We saw a few free shows: the fountain at the Bellagio, very classy. The "Sirens of TI" outdoor stunt/dance thing at Treasure Island. Meh. The light show over Fremont Street. Meh, again. The need to be sexy and tap into that forbidden-fruit vibe is tempered with the legal obligation to be family friendly for such outdoor viewed-by-everybody affairs. The result is, effectively, G-rated porn. Long on innuendo and bravado, but ultimately not that entertaining.

We also saw Penn and Teller--and that was a great show. Then we got autographs and pictures with them, which will no doubt appear on Facebook some time this weekend. Penn kept saying "how you doing, boss?" while signing autographs, and Abby asked him if everyone in the audience was "boss" to him, and he told her that in a very real way, yes, we were. Again, classy.

I forced myself to gamble, but in the end I think I only ended up losing about $12. I might have played Blackjack if I could have found a table with less than a $10 minimum bet. Most of the table games have become derivatives of Texas Hold 'Em to capitalize on the World Series of Poker craze. Incidentally, America is officially over the WSoP, if the clearance racks at the gift stores are any indicator.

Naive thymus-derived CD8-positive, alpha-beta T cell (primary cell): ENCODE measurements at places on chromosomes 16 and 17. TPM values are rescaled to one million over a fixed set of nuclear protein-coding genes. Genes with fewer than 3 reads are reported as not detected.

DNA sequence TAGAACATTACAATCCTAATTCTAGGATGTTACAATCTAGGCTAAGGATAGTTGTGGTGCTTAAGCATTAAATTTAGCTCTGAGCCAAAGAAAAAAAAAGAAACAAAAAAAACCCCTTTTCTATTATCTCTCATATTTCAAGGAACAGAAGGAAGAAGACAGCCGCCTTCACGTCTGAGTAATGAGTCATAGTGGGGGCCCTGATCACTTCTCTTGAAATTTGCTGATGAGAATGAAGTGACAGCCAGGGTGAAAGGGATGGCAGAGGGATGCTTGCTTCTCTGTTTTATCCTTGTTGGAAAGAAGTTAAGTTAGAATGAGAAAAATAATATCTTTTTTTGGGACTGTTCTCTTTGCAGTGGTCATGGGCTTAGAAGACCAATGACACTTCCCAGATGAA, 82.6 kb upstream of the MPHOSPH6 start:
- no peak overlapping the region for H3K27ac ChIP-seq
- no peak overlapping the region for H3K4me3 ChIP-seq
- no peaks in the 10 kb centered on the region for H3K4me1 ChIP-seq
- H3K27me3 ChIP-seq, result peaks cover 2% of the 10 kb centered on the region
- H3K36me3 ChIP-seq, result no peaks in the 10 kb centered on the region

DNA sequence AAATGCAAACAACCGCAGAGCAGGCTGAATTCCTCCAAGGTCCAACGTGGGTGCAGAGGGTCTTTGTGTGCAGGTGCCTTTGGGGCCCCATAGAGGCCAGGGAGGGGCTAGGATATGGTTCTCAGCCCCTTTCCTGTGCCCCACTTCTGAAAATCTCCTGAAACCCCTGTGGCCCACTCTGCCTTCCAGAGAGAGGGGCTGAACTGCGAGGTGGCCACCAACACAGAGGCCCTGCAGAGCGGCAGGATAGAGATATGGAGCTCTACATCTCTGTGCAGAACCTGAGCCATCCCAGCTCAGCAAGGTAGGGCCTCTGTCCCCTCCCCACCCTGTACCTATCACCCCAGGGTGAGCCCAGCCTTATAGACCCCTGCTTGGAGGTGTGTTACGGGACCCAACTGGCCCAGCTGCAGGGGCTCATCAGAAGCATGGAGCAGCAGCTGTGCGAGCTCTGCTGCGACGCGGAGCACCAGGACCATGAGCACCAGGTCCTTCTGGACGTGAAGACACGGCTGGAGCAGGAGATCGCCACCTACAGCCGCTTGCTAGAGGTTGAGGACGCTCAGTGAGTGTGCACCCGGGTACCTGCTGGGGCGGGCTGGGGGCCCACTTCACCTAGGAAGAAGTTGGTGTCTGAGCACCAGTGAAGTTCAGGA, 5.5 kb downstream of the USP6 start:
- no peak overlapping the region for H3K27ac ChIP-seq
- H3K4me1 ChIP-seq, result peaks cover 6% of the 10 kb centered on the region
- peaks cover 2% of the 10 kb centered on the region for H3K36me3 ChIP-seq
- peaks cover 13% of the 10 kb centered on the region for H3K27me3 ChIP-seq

Anyway, I played some slots, but slots are excruciatingly dull. It's not like the movies, where you put a coin in, throw a lever, watch the wheels spin, and then your winnings come out of the bottom (when applicable). I didn't see a single slot machine that took coins or that paid money, it's all done with tickets now (although they accept bills). Most of them are completely computerized--only a handful had wheels. Lots had levers, but the lever was decorative, you could always operate the machine using buttons on the front. So, gambling came down to pushing a button over and over until your credit count reached zero. I stuck to the draw-poker themed games, where it felt like you were at least actively doing something between mindless button-pushes.

We came to Vegas to elope, but Abby and I seem to be incapable of doing anything in the traditional way, so we invited our families and friends to Vegas to join us. There were 12 in attendance. All of our parents, Abby's Aunt Sue, my brother Richard (who was kind enough to "witness" for us), my sister Liz and her husband Pat. Abby's brother Bill had military obligations that kept him from joining us, but his wife Denise was there, along with her sister Tina. Then a couple we socialize with in St. Louis, Beth and Kevin, also attended.